A key feature of this book was the increased presence of political and philosophical discussions, primarily about the nature of evil and the limits of loyalty. I generally enjoyed and appreciated these aspects of the book.
Happily, some of my favorite characters in The Expanse books make pretty substantial appearances in this installment of the story: Avasarala, Bobbie, Naomi, Holden, and Amos. Even Clarissa Mao ("Peaches") is starting to grow on me. I'd love to get some more background on Said, Avasarala's assistant. Also, Michio Pa is an awesome addition to the cast of first-person characters.
The teenage angst of Fillip Inaro made my eyes itch and I felt like I should have cared more about Dr. Prax Meng's sub-plot but I didn't really. I don't really understand why Meng was one of the few characters from Book 2 (Caliban's War) to re-appear in a later book. Filip's dad (and Naomi's ex-husband) Marco Inaro is a suitably evil villain. It is sort of comically (and cosmically) poignant that the most evil person in the known galaxy just happens to be James Holden's girlfriend's ex-husband. I'm sure many readers can relate!
All in all I'm still very much looking forward to Book 7 of the series (apparently titled Persepolis Rising) and am also very excited about seeing how Season 2 of SyFy's television adaptation of The Expanse turns out. To reiterate my overall impression of Babylon's Ashes: for the first time in my reading of the series I was not completely enthralled with this entry. Perhaps my expectations were too high but Corey had met them (and exceeded them) with all the previous books and I hope (and believe that) he will again.
Title: Babylon's Ashes (The Expanse, #6).
Author: James S.A. Corey
Paperback: 538 pages.
Date Published: December 6, 2016.
Date Read: January 14, 2017.
GOODREADS RATING: **** (4.0/5.0).
OVERALL GRADE: A- (3.67/4.0).
Monday, February 13, 2017
Album of the year:
- WINNER | “25” — Adele
- “Lemonade” — Beyoncé
- “Purpose” — Justin Bieber
- “Views” — Drake
- “A Sailor's Guide to Earth” — Sturgill Simpson
- WINNER | "Hello" — Adele
- "Formation" — Beyoncé
- "7 Years" — Lukas Graham
- "Work" — Rihanna featuring Drake
- "Stressed Out" — Twenty One Pilots
Song of the year:
- "Formation" — Khalif Brown, Asheton Hogan, Beyoncé Knowles & Michael L. Williams II, songwriters (Beyoncé)
- WINNER | "Hello" — Adele Adkins & Greg Kurstin, songwriters (Adele)
- "I Took a Pill In Ibiza" — Mike Posner, songwriter (Mike Posner)
- "Love Yourself" — Justin Bieber, Benjamin Levin & Ed Sheeran, songwriters (Justin Bieber)
- "7 Years" — Lukas Forchhammer, Stefan Forrest, Morten Pilegaard & Morten Ristorp, songwriters (Lukas Graham)
- Kelsea Ballerini
- The Chainsmokers
- WINNER | Chance the Rapper
- Maren Morris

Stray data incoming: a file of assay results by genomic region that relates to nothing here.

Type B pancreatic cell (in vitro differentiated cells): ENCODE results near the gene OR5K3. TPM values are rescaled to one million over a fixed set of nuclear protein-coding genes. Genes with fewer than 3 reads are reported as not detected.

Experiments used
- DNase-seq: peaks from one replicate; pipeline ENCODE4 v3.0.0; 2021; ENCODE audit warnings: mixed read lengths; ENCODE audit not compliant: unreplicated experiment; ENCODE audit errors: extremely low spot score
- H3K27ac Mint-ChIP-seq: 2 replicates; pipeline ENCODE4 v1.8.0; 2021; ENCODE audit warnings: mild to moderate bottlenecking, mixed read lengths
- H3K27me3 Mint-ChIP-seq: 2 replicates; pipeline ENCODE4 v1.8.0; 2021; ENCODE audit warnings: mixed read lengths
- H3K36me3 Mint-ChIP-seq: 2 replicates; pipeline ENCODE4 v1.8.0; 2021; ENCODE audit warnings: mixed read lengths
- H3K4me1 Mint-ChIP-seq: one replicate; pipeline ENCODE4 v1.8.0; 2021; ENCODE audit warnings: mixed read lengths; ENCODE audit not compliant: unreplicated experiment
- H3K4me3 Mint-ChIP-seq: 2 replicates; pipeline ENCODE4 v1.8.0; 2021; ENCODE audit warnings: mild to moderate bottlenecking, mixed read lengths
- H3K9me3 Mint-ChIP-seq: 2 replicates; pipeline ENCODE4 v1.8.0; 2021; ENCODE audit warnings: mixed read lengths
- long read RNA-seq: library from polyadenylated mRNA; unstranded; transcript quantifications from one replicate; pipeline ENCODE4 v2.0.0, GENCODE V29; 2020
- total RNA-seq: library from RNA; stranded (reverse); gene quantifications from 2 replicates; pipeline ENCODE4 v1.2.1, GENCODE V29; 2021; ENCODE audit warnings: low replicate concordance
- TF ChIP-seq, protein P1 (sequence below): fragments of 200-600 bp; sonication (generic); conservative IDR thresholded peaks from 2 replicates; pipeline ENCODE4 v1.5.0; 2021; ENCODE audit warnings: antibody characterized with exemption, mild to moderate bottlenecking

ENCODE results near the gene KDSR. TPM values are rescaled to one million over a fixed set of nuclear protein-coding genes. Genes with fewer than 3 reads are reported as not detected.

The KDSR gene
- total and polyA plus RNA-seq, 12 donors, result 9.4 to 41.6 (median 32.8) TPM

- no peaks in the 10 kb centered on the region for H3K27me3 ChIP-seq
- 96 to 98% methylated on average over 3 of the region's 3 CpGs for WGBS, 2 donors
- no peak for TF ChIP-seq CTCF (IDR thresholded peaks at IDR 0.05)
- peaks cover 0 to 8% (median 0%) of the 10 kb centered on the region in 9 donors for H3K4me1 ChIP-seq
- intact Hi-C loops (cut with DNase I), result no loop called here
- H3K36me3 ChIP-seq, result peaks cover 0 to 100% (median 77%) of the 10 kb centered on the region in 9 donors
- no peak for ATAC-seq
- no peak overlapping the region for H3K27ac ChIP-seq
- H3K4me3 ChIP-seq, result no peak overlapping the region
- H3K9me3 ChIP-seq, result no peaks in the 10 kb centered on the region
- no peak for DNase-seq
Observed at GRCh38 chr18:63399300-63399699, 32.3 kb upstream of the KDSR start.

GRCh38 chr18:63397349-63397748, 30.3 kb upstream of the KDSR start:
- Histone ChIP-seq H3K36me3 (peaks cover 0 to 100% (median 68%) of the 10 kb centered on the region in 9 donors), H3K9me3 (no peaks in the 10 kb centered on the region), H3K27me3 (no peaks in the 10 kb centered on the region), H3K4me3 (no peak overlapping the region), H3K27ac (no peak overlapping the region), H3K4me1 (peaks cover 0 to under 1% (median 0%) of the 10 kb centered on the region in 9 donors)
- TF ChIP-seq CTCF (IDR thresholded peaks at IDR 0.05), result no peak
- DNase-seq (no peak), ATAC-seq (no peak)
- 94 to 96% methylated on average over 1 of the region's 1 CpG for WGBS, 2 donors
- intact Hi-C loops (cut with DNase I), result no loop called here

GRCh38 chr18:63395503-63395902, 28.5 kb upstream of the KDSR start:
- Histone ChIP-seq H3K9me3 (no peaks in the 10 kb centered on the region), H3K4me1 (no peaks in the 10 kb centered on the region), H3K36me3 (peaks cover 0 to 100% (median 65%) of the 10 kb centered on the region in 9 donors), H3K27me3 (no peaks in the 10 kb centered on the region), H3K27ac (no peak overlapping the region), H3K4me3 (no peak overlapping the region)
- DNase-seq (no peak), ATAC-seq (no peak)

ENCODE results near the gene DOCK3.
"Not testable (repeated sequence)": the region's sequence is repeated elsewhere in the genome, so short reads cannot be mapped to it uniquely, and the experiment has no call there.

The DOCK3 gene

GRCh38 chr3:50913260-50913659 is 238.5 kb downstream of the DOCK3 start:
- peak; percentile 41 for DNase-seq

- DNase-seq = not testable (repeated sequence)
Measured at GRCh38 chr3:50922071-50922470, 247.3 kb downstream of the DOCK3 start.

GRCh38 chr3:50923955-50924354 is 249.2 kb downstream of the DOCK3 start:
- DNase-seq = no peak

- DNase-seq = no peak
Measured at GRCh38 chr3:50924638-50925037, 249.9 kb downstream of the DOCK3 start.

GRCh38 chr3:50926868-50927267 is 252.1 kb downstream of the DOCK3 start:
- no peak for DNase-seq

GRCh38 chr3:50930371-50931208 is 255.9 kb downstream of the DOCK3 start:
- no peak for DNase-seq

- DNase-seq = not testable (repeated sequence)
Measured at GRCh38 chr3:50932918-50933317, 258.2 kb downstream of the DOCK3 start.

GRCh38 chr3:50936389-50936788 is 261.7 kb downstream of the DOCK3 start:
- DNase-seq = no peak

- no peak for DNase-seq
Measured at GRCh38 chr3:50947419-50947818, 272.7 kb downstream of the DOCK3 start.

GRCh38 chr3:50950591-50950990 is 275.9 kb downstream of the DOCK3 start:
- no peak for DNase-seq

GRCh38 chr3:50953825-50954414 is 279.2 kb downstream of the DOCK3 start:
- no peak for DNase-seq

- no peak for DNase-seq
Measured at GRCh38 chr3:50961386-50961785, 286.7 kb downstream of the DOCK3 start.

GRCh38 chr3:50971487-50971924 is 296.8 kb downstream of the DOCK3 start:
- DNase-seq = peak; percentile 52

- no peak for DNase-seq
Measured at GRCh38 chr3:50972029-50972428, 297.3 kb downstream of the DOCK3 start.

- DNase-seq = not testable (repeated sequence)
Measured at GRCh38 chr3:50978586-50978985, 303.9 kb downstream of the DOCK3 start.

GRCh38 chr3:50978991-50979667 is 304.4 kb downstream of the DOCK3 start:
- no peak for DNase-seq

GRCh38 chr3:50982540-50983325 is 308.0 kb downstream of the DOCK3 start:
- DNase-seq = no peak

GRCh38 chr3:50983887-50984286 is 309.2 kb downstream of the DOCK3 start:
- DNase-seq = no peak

- Anderson .Paak
However, Beyoncé arguably say she had the most impact on the show, with an astonsihing performance revealing her fully pregnant (with twins) body and the antics of her daughter Blue Ivy throughout the night in the audience, Adele opened with an impeccable rendition of "Hello" and later on performed a decidedly not impeccable version of George Michael's "Fastlove" as a tribute to the pop singer who died on December 25th, 2016. Amazingly, she stopped her performance (for reasons that were unclear to me) about 30 seconds in, dropped an F-bomb on live television and asked to restart the song, which she did, although not in a noticeably improved fashion. The choice of song was very strange, since I think no one would say it is one of Michael's best.
Friday, February 10, 2017
Thursday, February 09, 2017
The first book Nexus in the series was optioned in 2013 by Paramount to be made into a film. The entire series is a heckuva fun ride; I inhaled all three books during Thanksgiving break last year. They are incredibly hard to put down once you start them. Beware!
I was skeptical at first about this book (there's a LOT of mumbo jumbo and touchy-feely language in the very beginning) but I became increasingly enthralled since after the opening sequence Nexus hurtles along at a breakneck pace, introducing nuanced and interesting dilemmas for the characters as the story rushes forward.
Any STEM academic will recognize the cultural milieu in which much of the story in Nexus takes place. The main character is Kade Lane, a late-stage graduate student who has discovered a breakthrough to expand the Nexus operating system to enhance the duration and intensity by which human brains can interact with each other remotely. There is a lot of clever-sounding technobabble involving computational neuroscience, programming and biology that will appeal to most scientifically oriented readers.